The jitney drivers provide rides where taxis won’t go. Much like today’s modern car and ride share services, jitneys turned people with cars to honorable and reliable businessmen for their communities.

Despite the looming threat of gentrification and loss, watching the characters battle personal and financial frustration, celebrate beautiful moments, and seek more for their lives is what keeps audiences engaged in the storytelling of “Jitney.”

Santiago-Hudson found a way for the actors to work cohesively on stage and command the set, as if they actually experienced working in a 1970s car service office.

While it may have taken the first few minutes to adjust to the dialects, and interesting speech idiosyncrasies’ of the characters, each actor lived in the truth of Wilson’s words. These veteran artists, many of whom have spent much of their careers tackling the playwright’s words, quickly transported the 2019 D.C. audience to 1977 Pittsburgh.

Turnbo (Ray Anthony Thomas), Youngblood (Amari Cheatom), Doub (Keith Randolph Smith) and Fielding (Anthony Chisholm) are the drivers who set the tone of the life of jitney drivers, while Becker (Steven Anthony Jones), who runs the service, is an example of the man who never stops working and sacrificing. Each driver had their own stories and strong acting choices that led them to be fully developed characters, with feelings and goals.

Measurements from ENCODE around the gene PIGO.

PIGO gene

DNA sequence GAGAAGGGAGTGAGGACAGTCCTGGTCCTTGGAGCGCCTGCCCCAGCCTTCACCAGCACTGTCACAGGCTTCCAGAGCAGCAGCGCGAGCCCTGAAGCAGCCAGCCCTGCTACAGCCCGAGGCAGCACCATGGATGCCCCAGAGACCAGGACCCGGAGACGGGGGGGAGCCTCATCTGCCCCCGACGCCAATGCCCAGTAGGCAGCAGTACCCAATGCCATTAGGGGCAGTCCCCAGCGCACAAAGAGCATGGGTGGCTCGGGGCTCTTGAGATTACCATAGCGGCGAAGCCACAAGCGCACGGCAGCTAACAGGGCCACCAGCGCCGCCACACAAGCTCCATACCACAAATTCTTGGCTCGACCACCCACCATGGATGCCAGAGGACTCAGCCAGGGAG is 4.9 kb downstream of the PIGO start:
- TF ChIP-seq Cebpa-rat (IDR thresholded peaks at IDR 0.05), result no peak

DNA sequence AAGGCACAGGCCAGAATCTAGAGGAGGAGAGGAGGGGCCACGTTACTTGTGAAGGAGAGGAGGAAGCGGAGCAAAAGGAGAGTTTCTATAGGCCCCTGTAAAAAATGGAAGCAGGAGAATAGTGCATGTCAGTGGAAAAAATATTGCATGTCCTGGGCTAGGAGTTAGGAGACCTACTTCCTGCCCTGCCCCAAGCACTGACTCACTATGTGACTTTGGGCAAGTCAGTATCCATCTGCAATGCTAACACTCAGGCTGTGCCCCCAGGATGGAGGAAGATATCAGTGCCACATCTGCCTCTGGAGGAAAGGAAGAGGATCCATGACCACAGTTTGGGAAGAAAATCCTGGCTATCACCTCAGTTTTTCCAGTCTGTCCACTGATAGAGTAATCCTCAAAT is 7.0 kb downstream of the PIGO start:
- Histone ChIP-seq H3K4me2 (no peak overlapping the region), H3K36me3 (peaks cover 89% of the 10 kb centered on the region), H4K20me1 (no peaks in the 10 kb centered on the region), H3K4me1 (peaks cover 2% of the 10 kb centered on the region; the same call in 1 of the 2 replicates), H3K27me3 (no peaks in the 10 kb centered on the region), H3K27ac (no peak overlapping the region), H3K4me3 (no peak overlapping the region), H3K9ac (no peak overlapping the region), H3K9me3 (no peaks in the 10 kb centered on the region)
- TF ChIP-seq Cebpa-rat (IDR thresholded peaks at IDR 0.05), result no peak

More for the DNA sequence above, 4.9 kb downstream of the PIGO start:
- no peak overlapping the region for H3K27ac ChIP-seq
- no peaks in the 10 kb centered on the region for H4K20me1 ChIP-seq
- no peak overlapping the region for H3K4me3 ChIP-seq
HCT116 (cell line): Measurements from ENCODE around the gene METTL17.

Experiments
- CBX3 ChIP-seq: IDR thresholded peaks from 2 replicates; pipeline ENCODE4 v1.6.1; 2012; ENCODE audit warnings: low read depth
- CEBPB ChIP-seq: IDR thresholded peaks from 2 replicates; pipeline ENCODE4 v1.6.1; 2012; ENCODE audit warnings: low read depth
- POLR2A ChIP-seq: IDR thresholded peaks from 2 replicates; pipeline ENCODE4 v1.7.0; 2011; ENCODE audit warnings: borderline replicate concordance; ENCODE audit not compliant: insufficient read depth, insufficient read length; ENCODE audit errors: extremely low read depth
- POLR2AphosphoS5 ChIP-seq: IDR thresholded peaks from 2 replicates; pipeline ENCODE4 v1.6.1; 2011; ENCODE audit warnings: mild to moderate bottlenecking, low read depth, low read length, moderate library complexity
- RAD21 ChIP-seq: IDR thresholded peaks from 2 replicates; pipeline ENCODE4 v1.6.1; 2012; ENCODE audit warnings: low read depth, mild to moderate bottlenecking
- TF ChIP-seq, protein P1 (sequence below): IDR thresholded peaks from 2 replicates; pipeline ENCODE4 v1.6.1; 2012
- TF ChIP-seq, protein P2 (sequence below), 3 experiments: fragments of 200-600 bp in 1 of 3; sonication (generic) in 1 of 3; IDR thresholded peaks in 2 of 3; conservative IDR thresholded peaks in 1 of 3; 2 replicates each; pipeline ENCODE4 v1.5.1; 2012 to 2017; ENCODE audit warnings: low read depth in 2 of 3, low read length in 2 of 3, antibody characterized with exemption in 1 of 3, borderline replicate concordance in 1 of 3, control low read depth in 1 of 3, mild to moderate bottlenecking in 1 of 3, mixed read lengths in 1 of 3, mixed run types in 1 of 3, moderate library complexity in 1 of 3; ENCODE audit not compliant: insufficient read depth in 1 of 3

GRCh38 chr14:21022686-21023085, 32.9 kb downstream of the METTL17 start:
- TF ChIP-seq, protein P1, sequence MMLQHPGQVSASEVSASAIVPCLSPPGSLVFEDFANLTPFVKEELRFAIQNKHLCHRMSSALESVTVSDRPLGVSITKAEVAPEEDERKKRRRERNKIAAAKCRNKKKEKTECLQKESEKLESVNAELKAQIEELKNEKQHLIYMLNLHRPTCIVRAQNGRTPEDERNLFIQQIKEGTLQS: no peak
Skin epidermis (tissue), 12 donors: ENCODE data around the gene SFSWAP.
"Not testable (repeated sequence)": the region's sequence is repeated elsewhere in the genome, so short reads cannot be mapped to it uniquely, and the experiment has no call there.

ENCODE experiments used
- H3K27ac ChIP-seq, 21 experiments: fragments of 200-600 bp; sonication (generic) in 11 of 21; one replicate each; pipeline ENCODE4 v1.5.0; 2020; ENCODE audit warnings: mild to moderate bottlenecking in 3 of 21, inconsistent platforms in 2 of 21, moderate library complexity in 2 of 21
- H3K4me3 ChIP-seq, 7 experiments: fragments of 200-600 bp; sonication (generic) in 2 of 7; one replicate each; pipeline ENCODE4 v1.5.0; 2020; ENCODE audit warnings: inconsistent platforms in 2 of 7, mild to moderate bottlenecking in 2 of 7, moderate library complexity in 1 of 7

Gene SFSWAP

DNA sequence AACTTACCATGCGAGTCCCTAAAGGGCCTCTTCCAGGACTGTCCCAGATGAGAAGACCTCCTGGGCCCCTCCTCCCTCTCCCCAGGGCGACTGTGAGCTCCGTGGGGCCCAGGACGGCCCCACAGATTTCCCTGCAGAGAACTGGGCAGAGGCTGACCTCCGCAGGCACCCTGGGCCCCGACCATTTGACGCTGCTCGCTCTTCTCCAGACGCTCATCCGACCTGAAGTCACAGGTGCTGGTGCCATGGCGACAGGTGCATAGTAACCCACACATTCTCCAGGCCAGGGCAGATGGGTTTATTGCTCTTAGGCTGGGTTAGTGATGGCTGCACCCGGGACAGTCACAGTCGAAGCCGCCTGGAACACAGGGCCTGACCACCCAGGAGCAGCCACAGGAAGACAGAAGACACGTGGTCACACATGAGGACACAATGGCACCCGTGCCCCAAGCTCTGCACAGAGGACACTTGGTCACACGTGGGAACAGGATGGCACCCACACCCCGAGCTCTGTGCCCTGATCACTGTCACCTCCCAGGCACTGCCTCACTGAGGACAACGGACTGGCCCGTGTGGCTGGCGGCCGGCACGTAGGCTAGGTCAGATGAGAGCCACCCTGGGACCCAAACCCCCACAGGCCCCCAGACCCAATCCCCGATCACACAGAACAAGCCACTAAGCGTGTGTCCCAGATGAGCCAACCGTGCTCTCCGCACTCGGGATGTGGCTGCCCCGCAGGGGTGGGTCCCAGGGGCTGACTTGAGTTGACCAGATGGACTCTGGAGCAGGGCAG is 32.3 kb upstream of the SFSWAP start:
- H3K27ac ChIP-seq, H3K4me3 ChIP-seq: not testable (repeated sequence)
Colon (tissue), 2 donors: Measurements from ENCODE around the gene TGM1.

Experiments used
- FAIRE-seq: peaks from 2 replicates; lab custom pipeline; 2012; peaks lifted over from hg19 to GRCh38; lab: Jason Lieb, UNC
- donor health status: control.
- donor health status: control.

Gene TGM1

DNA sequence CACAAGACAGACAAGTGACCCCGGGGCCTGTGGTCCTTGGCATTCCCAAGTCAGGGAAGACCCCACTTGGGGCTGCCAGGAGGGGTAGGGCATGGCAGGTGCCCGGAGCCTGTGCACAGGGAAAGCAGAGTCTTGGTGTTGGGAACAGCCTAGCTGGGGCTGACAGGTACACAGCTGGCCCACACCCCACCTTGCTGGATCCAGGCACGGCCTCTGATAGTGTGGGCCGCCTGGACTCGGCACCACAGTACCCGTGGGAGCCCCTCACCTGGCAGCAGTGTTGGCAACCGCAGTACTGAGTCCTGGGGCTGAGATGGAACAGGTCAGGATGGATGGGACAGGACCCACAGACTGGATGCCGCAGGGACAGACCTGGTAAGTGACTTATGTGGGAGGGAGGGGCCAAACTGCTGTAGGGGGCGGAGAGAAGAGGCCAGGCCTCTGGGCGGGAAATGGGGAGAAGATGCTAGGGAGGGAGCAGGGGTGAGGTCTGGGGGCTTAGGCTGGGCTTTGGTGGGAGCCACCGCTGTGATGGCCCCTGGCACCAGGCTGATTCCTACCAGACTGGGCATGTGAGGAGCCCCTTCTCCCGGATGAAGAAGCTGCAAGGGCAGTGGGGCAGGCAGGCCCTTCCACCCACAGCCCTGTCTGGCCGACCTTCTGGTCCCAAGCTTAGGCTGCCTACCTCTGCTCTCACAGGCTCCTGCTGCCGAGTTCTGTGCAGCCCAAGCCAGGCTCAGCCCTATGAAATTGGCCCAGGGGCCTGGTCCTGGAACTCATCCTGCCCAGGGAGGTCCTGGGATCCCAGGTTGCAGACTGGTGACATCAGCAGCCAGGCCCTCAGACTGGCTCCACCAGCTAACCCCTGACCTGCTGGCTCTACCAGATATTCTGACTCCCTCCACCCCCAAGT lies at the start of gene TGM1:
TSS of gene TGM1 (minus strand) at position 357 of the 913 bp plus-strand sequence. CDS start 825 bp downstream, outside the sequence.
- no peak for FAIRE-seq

Thomas as Turnbo, the slick, nosy figure, who might come off as annoying and a troublemaker, shows that even with these less than desirable qualities, the man just wants to be accepted.

Youngblood might be hot-tempered with a smart mouth, but audiences empathize with Cheatom’s portrayal as he shows the young man’s fears and desires for greatness.

Doub-who is somewhat of the car service’s moral compass- is not just the good guy, because in Smith’s portrayal of the role, audiences can see a man who overcame a lot of trauma, who works hard to make good choices, and who wants the best for the generation behind him.